Re: [SystemSafety] Critical Design Checklist

From: Les Chambers < >
Date: Fri, 30 Aug 2013 09:55:01 +1000


Hi Kevin

How's it going? I hope you're enjoying the responses from the list. Here are some more contributions:

Configuration audit - boring but necessary

I experienced this on a distributed control systems project with 200 computing nodes.

The hazard was: loss of control due to installation of the wrong version of one or all of three node components: the control logic file, the configuration file or the operating system itself. The hazardous event actually occurred at 2 AM one morning when a gang of commissioning engineers attempted to install the wrong version of all three. Luckily there was no safety incident but it was highly embarrassing and very expensive with everyone's time. This event turned some laissez-faire systems architects and developers into hard-core card-carrying configuration audit zealots. I was truly impressed with the speed with which they implemented an automated system to run a real time audit of the operational baseline. A configuration baseline definition was held in a redundant set of supervisory computers and a check run every few minutes. We ran a 32-bit CRC over all files and use that as a unique identifier of each system component. In a design review I would ask the question: what measures are you taking to secure the integrity of the operational baseline. You could get some interesting answers.

Glue tracking

And then there was the glue incident. I should expand on that as it has configuration management ramifications. The heatsinks on the CPU chips in all the control node's were glued to the main processor chip. A factory in Shanghai used a bad batch of glue. Once the computers heated up in operation the glue melted and the heatsinks fell off rattling around inside the card cage. The stuff of nightmares for a maintenance engineer. Once again this did not trigger a hazardous event because the control node configurations were highly redundant with much health checking going on. But it did cause some consternation for some time. Somewhat like the sort of Damocles hanging over the head of the commissioning guys. The core problem was: no one thought to include the glue batch number in the configuration definition of a control computer. It turns out that software engineers are not strong in glue tracking. Who knows, there may not even have been such a thing as a glue batch number. We therefore did not know which of the 200 computing nodes had been assembled with the defective glue. Anyway, at least that bunch of guys are now card-carrying glue trackers. In a design review I would ask the general question as to what measures have been taken to avoid common cause failures and to what degree are components traceable to their manufacture.

Self-modifying code

I mentioned this because I see the strategy that calls for system components to modify each other at run time coming back into vogue. It used to be a cool thing to do in assembler language programming when you had limited working memory. It naturally died out when working memory became like air, infinite. Now its back. It is standard practice in web apps for code to modify web page HTML at run time. In fact I do it myself I'm ashamed to admit. The thing is you are forced down this parth if you want to create dynamic webpages (my excuse is: PHP made me do it!!). My concern is that if someone should use these architectural design components for something serious such as provisioning or tasking and armed drone there could be serious consequences. Self modifying code is difficult to review. You sort of have to imagine what it's going to look like at runtime. In a design review I would ask: justify any strategy that involves design components modifying themselves or others at run time.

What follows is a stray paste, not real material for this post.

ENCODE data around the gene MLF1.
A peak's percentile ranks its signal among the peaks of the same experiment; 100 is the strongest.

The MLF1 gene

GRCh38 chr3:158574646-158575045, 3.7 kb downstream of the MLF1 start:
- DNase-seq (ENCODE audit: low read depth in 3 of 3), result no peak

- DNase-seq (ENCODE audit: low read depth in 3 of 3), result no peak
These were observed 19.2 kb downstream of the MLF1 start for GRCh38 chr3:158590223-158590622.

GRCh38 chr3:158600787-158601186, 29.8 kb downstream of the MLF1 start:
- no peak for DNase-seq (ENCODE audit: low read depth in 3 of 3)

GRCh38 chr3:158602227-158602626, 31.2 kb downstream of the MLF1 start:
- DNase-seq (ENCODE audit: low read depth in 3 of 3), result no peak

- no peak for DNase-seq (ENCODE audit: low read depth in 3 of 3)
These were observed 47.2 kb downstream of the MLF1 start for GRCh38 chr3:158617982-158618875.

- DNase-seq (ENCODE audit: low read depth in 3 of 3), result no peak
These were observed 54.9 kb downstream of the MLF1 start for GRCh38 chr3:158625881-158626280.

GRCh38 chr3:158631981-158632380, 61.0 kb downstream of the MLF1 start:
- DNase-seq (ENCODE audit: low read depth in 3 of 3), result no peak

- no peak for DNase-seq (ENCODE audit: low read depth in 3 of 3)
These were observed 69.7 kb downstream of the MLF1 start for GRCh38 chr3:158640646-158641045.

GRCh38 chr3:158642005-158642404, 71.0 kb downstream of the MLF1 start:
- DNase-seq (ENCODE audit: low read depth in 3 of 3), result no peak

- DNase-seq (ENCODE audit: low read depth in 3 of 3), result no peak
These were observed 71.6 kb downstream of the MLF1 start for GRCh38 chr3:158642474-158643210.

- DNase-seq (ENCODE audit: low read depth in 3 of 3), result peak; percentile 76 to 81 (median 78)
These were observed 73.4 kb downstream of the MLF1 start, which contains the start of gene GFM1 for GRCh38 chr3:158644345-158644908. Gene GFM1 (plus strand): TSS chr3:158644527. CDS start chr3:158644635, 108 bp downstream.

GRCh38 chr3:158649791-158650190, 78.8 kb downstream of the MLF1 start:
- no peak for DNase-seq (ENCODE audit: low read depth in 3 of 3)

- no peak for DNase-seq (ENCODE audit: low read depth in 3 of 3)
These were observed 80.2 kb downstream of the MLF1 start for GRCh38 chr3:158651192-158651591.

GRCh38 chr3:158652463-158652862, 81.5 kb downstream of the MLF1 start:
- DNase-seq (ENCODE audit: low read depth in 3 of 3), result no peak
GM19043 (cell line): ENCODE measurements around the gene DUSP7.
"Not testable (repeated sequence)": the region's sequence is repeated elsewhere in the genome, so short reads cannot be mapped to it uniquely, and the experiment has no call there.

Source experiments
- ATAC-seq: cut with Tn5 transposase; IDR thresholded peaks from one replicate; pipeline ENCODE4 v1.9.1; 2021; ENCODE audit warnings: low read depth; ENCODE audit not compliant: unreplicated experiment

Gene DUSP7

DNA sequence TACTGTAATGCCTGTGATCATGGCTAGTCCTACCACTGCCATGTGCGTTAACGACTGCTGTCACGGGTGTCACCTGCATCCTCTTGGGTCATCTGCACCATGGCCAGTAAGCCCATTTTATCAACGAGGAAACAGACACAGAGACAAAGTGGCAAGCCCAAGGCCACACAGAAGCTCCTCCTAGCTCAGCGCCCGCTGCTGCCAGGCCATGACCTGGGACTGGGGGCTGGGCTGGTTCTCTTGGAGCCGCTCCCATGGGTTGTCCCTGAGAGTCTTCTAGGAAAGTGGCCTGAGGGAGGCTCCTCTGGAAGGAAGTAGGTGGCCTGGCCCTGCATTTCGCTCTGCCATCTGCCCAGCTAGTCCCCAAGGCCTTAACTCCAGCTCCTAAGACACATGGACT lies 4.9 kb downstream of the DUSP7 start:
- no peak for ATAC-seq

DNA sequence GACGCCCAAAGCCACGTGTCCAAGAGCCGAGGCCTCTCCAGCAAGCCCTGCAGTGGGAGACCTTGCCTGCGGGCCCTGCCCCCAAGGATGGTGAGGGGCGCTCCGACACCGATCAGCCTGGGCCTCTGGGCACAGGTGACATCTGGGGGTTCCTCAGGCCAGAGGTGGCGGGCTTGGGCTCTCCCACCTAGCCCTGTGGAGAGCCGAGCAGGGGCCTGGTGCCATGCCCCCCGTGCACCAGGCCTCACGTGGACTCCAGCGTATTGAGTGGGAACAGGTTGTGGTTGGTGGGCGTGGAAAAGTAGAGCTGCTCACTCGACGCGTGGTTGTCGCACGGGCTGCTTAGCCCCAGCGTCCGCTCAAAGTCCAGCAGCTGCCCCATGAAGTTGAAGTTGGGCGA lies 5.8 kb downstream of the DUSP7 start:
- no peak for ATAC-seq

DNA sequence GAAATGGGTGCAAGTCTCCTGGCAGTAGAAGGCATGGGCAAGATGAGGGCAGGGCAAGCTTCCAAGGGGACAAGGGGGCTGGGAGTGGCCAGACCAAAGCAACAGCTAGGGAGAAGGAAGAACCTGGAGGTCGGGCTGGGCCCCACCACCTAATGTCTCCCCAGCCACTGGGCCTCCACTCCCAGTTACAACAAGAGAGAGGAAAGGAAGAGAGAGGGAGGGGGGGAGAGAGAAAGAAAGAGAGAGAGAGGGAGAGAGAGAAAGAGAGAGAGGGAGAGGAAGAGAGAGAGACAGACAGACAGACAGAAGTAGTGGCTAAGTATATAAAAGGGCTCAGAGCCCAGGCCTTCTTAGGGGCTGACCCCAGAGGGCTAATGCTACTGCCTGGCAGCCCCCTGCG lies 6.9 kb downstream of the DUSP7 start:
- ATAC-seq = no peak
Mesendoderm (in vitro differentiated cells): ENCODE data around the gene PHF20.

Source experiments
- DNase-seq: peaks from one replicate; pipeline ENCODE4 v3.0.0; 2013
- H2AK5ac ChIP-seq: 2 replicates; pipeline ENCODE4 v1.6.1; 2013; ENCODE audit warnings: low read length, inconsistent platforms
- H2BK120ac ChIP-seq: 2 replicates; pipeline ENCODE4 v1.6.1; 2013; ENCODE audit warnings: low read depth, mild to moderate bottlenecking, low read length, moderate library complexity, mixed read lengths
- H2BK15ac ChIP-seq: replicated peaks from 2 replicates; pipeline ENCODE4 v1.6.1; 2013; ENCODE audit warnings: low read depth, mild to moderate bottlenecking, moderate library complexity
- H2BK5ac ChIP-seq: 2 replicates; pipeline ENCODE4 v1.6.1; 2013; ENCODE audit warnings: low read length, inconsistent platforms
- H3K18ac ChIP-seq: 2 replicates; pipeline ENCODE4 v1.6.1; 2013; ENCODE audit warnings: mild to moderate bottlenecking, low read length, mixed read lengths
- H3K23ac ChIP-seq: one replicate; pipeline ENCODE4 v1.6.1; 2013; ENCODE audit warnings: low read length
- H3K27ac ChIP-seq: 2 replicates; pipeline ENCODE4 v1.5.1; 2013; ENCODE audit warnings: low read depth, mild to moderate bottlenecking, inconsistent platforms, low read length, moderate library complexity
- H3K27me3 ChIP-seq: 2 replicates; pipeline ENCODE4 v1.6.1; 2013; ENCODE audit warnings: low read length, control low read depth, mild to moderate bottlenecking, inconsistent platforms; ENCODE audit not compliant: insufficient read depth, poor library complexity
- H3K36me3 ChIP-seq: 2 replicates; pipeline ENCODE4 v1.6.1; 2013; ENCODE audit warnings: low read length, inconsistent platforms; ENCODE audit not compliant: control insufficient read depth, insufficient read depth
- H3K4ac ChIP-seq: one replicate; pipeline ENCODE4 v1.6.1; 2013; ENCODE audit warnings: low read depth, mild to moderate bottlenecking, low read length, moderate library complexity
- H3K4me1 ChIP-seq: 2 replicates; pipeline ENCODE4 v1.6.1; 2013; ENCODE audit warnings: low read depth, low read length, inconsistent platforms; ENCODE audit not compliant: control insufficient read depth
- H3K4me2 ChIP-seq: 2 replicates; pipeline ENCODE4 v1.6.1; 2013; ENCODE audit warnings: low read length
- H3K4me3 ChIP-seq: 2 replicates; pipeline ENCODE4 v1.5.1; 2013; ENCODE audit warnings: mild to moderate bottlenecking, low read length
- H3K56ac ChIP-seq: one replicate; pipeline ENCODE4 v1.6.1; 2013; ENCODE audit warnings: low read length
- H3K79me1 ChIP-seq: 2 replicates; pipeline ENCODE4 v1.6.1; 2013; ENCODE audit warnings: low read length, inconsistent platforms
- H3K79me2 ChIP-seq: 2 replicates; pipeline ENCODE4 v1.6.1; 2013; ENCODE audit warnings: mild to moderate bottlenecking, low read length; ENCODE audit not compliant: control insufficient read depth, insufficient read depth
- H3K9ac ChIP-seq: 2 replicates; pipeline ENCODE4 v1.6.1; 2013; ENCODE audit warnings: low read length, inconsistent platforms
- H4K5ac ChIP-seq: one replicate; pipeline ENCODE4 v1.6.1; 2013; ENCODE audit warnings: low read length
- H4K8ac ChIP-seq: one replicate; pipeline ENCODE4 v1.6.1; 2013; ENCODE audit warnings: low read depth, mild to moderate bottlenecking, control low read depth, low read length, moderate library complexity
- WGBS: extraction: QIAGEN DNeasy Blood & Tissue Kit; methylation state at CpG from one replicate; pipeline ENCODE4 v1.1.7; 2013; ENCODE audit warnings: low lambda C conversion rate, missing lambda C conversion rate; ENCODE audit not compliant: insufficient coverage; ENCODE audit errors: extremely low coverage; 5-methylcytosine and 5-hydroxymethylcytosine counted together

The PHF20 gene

Sidebar:

There seems to be some confusion on this list as to how to answer your simple request for design review questions in the context of safety critical systems. I would encourage everyone to get your collective heads out of the meta world and just let it all hang out. Random accounts of things that went wrong because of a design flaw can be extremely useful to other designers. This is an excellent opportunity to build a library of same. Some meta person can sort it out later. How hard can that be?

Good luck with your checklist.

Cheers

Les            

From: systemsafety-bounces_at_xxxxxx [mailto:systemsafety-bounces_at_xxxxxx Driscoll, Kevin R
Sent: Tuesday, August 27, 2013 6:38 AM
To: systemsafety_at_xxxxxx Subject: [SystemSafety] Critical Design Checklist  

For NASA, we are creating a Critical Design Checklist:

. Objective

w Too easy to just check "yes" without doing sufficient work

w Instead, "What have you done ..."

w Prove what you have done is sufficient

. We are looking for inputs to include in this checklist

. Do you have any inputs that should be included?

w Where are the bodies buried?  

We are finishing the Checklist by next week and would like to include any good questions you may have that we have overlooked. Realizing this is an imposition on your time, I am hoping some of you would be so kind as to spend just a few minutes to send questions or even question fragments.  

--

P.S.

I am also looking for unusual failure scenarios to add to my collection,
like those I've described in my series of "Murphy was an Optimist"
presentations (e.g.
http://www.rvs.uni-bielefeld.de/publications/DriscollMurphyv19.pdf).

 





_______________________________________________ The System Safety Mailing List systemsafety_at_xxxxxx
Received on Tue Sep 03 2013 - 09:34:30 CEST

This archive was generated by hypermail 2.3.0 : Wed Apr 24 2019 - 23:17:06 CEST